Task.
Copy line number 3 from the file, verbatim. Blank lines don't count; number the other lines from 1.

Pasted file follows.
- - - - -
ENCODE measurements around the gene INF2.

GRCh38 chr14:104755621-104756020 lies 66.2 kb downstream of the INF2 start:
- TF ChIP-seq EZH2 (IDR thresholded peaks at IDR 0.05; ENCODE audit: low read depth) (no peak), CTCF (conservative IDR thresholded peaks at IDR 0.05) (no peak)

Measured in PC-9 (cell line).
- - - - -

- TF ChIP-seq EZH2 (IDR thresholded peaks at IDR 0.05; ENCODE audit: low read depth) (no peak), CTCF (conservative IDR thresholded peaks at IDR 0.05) (no peak)